Wednesday, April 1, 2015

Twin Shadow - Eclipse

Well, George Lewis Jr. just jumped the shark. His new album, Eclipse, is overblown and ponderously dramatic. The production is slick; the lyrics are broadly generic; and the emotive earnestness is cranked up to 11. This is serious Celine Dion, chest-thumping stuff. It's devoid of all the things that made Twin Shadow so unique and promising to begin with.

TS's first album, Forget (2010), was one of many low-fi 80s new wave homages to come out towards the end of Aughts, but it stood out from the rest of the Captured Tracks crowd due to Lewis' clever, memorable lyrics, his musicianship, and most of all for his supple, elegant voice. M83's Saturdays = Youth and Craft Spells' Idle Labor are great records, but they lack Lewis' vocal presence and personality. Forget's opener, "Tyrant Destroyed," has more good lines in it than the entirety of Eclipse. His voice is hushed and understated, sexy and persuasive. There's also a playful sense of humor to that first album that is conspicuously absent from this new record. Eclipse's production sounds like an embarrassed reaction to the bedroom recording of his debut.

To be fair, this move isn't a complete surprise. Lewis had begun to move towards this epic direction on his sophomore release, Confess (2012). That album broadened the Twin Shadow sonic palette and brought a more cinematic sweep to a batch of songs that, although good, were not quite up to the standard's of Forget. The one exception being "Five Seconds," which is still Lewis' absolute New Romantic apex - 4:20 of new wave heaven. That song excepted, the rest of Confess suffers from sounding like it's trying too hard to be too cool for school, betraying a self-consciousness not found on Forget. Eclipse expands on the slick production of Confess, but leaves behind the cool-guy pose for a populist commercial appeal.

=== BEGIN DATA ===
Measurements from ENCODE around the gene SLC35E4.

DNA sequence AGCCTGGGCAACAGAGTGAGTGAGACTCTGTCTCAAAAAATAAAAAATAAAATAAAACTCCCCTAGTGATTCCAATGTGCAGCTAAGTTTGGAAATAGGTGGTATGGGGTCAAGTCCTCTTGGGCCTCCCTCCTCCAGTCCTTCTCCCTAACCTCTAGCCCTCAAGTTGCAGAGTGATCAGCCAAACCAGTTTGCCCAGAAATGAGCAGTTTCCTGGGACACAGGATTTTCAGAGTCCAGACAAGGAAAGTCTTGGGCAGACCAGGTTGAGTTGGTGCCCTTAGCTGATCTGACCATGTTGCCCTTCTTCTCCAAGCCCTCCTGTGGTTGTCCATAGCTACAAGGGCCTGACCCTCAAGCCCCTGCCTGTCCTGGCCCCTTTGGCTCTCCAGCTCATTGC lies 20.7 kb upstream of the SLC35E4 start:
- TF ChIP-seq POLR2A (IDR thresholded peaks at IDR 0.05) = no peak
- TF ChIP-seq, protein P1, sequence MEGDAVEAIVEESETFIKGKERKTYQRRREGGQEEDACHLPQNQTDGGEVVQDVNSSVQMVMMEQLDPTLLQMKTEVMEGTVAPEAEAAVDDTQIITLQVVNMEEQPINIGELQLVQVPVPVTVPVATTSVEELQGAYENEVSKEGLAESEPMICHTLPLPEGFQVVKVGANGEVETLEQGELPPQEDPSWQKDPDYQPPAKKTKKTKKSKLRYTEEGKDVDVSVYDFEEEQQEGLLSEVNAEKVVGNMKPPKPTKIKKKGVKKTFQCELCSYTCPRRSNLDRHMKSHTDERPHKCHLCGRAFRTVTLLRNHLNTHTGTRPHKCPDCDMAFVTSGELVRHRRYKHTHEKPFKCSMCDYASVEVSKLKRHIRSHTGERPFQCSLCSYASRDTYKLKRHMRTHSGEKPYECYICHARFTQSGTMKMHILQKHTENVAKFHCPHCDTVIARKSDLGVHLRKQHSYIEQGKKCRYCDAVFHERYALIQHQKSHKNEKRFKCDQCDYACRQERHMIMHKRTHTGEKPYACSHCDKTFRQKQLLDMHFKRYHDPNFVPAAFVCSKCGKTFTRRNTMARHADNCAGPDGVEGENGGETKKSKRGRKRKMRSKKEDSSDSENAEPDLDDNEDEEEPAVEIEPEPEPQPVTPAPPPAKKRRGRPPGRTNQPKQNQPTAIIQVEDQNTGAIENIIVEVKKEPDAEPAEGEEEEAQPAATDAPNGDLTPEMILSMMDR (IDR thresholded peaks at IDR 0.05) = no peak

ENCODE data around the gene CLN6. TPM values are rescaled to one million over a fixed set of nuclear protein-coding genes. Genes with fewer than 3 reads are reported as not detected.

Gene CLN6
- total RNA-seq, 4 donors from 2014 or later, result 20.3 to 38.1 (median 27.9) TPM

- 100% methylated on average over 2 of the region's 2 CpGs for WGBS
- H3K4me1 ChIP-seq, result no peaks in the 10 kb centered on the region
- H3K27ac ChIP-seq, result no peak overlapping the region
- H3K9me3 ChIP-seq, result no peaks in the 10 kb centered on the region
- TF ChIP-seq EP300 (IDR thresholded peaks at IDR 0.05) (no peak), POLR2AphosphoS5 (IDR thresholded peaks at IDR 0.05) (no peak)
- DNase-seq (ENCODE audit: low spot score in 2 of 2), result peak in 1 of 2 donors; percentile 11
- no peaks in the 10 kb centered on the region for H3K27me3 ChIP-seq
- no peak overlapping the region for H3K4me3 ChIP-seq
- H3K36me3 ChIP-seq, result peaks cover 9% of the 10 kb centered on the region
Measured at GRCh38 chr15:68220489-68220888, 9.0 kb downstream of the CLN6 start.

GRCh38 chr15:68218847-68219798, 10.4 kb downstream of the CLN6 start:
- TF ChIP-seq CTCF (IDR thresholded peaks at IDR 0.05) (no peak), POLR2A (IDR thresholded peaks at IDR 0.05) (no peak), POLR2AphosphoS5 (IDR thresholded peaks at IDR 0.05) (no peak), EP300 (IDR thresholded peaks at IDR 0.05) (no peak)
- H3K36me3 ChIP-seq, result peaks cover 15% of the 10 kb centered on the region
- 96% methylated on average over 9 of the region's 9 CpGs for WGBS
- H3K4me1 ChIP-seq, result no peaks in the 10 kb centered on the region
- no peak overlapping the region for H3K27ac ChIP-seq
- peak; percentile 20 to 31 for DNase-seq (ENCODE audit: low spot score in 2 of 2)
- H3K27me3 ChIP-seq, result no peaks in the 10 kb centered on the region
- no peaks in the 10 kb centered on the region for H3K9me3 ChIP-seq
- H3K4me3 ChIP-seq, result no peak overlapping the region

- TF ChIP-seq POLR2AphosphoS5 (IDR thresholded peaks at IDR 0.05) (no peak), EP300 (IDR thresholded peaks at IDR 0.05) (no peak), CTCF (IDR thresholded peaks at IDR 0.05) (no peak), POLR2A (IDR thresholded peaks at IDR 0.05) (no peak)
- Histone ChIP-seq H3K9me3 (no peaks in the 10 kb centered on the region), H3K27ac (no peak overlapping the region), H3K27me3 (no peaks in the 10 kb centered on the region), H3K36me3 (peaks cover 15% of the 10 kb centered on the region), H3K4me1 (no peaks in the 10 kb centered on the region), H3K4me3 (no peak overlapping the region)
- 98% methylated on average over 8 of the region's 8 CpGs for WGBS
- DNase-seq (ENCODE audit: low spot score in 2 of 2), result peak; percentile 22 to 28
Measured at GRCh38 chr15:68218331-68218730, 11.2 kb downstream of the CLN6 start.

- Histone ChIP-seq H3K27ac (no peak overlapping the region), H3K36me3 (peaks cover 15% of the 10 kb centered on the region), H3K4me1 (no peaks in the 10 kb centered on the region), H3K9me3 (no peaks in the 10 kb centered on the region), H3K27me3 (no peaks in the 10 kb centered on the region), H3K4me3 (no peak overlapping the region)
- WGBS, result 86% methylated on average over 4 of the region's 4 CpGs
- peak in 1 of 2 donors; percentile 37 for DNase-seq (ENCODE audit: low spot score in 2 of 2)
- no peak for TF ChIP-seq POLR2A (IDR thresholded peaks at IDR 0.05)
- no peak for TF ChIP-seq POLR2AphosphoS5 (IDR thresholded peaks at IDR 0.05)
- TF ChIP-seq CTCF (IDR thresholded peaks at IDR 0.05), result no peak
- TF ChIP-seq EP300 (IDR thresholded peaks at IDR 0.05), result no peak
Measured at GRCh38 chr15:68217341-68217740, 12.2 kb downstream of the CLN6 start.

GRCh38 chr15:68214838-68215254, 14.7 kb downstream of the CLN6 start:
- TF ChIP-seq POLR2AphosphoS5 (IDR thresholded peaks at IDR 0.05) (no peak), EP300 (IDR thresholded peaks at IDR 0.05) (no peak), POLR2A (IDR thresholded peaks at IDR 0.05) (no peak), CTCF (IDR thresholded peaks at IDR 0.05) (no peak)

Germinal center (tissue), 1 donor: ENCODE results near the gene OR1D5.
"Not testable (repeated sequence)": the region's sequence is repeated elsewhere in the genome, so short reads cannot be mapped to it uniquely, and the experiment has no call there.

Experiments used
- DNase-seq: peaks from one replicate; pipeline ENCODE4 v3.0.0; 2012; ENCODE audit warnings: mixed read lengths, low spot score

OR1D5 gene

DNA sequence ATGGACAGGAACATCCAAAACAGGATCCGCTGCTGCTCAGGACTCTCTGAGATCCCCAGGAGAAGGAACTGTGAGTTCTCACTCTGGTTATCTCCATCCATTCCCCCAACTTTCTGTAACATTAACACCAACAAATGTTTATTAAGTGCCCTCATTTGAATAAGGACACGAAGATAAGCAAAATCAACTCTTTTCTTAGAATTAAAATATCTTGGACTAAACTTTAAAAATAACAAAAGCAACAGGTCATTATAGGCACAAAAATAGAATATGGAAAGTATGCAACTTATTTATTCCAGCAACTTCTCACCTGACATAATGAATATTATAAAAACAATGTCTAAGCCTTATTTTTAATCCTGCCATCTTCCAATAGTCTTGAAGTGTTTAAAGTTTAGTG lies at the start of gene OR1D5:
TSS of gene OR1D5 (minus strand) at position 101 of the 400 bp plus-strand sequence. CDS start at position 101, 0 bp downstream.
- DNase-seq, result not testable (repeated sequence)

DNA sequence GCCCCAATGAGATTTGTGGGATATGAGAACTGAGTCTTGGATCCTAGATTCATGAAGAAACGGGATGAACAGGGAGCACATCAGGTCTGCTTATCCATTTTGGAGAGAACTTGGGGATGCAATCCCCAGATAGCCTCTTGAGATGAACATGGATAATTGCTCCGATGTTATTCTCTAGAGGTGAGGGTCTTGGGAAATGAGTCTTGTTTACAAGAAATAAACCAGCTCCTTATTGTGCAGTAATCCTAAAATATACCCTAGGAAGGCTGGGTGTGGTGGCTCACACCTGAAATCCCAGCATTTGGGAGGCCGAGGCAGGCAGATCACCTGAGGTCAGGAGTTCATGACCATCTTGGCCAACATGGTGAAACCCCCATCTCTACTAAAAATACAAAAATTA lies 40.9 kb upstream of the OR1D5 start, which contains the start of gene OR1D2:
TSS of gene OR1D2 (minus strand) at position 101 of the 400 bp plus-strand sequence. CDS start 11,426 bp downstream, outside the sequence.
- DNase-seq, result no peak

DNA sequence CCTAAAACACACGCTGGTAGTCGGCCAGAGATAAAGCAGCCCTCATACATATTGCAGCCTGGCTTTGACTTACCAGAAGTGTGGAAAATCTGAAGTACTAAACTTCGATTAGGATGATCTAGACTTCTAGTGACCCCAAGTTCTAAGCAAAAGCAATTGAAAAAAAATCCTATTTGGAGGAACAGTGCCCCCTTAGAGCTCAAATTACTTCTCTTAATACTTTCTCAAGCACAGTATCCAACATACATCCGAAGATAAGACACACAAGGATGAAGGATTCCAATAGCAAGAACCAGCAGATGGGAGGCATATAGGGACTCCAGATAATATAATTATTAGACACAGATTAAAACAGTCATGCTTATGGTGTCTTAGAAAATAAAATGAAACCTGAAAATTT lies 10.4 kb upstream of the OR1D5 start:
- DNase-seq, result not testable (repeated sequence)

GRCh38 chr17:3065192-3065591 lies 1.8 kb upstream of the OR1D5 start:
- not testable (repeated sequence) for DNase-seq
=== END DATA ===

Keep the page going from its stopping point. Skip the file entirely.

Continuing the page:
Eclipse is Twin Shadows' first record after moving to L.A. and his first for a major label (his first two were released on 80s stalwart 4AD) and it sounds like it. I admire Lewis' disregard for the indie world's obscurantism and applaud his sense of ambition (an all too rare thing in rock and roll these days). At the same time, Eclipse feels so over the top, desperate to connect to an arena-sized audience that all individuality is lost in its global reach. Another casualty of this new record is Lewis' (great) guitar playing, notably missing for much of this record. In a recent Pitchfork interview Lewis even went so far as to say that he was planning on giving up guitar for good, again, sounding embarrassed by his ability.

This new record is not without its moments. "Eclipse," "Half Life," and "Watch Me Go" have a bit of the old spark in them, or at least provide evidence that Twin Shadow may still have another good record in them yet. Lewis is a talented guy. He could make good music again if he goes back to listening to his Smiths albums and learns to stop watching himself being watched. Instead of including a player to stream Eclipse I've made a playlist of tunes that the best Twin Shadow reflects.

No comments:

Post a Comment